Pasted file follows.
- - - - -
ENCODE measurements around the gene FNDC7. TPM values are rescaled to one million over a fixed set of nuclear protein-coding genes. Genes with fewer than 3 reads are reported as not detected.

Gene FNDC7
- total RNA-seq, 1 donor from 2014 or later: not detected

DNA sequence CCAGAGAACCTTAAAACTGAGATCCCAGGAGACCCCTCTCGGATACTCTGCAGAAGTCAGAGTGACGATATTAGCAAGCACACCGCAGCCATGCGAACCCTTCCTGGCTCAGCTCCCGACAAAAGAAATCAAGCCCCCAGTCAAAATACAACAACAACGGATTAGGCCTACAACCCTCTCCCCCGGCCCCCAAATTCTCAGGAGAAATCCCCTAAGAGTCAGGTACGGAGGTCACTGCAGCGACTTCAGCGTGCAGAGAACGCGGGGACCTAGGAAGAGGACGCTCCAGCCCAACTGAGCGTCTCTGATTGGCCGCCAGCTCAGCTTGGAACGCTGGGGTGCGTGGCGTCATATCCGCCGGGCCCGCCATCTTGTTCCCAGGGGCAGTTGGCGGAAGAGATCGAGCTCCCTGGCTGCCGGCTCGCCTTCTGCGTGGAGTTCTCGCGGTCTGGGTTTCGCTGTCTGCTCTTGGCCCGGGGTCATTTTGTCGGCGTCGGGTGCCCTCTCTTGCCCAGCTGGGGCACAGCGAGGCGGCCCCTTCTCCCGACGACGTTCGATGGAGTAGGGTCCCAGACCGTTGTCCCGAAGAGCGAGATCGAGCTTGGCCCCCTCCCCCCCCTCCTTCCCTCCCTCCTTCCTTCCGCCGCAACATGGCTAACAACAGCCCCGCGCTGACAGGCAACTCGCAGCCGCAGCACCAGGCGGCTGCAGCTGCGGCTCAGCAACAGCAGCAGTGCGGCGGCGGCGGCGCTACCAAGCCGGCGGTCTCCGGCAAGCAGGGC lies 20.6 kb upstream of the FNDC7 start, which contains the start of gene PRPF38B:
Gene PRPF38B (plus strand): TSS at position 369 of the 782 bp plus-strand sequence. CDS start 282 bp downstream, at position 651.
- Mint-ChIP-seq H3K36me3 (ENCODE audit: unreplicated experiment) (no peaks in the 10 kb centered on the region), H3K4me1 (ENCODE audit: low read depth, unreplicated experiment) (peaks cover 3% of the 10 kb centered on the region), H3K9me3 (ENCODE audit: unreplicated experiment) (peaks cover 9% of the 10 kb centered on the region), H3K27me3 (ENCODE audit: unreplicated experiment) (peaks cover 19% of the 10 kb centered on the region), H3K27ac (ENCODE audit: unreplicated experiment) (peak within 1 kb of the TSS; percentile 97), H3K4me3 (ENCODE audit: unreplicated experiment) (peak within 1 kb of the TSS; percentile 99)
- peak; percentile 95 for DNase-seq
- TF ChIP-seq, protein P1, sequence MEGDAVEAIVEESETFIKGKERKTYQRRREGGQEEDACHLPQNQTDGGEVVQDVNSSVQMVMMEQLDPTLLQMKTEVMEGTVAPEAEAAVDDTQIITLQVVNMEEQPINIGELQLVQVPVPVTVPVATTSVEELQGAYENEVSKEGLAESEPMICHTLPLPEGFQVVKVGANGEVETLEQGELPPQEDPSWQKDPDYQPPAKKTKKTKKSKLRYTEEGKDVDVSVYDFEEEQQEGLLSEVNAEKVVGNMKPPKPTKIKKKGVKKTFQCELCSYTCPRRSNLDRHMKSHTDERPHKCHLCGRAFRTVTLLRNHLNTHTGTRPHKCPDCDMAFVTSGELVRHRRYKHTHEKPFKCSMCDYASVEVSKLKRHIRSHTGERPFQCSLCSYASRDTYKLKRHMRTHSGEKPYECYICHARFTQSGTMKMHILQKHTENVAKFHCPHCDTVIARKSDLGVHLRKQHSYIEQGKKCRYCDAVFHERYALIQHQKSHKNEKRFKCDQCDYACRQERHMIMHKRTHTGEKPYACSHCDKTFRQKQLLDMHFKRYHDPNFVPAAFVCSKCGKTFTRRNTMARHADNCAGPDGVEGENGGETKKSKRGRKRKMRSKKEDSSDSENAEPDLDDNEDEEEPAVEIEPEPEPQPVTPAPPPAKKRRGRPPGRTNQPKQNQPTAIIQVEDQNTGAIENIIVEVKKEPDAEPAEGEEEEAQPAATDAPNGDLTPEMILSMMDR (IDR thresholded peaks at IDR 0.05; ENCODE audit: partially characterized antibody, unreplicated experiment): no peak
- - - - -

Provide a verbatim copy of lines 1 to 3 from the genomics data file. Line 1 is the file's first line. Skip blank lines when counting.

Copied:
ENCODE measurements around the gene FNDC7. TPM values are rescaled to one million over a fixed set of nuclear protein-coding genes. Genes with fewer than 3 reads are reported as not detected.

Gene FNDC7
- total RNA-seq, 1 donor from 2014 or later: not detected